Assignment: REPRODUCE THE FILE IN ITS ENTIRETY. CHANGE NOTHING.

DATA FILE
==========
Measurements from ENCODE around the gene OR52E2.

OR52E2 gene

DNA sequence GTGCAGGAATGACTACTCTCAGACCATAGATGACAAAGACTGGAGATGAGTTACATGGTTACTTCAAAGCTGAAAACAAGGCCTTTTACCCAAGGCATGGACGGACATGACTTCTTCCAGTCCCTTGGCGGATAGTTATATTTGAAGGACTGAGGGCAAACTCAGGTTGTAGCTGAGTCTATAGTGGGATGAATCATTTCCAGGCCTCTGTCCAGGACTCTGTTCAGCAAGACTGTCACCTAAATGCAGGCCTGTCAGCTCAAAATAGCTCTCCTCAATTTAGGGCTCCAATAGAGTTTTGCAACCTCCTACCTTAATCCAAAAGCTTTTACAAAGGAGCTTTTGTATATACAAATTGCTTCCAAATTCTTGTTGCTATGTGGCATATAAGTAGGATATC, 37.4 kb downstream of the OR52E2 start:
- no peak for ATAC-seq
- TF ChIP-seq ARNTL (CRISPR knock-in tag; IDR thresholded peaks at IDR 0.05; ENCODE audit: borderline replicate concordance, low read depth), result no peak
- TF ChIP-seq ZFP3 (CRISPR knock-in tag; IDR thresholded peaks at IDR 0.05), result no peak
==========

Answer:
Measurements from ENCODE around the gene OR52E2.

OR52E2 gene

DNA sequence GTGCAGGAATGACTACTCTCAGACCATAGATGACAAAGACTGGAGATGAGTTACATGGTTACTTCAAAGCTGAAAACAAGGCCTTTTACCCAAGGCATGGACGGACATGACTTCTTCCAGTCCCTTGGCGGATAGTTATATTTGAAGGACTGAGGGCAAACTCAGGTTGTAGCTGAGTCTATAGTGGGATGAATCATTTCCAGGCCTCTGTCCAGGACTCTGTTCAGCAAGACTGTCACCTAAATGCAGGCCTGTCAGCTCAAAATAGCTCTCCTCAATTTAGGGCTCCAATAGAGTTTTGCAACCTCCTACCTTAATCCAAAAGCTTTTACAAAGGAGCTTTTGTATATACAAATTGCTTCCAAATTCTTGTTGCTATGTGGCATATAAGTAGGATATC, 37.4 kb downstream of the OR52E2 start:
- no peak for ATAC-seq
- TF ChIP-seq ARNTL (CRISPR knock-in tag; IDR thresholded peaks at IDR 0.05; ENCODE audit: borderline replicate concordance, low read depth), result no peak
- TF ChIP-seq ZFP3 (CRISPR knock-in tag; IDR thresholded peaks at IDR 0.05), result no peak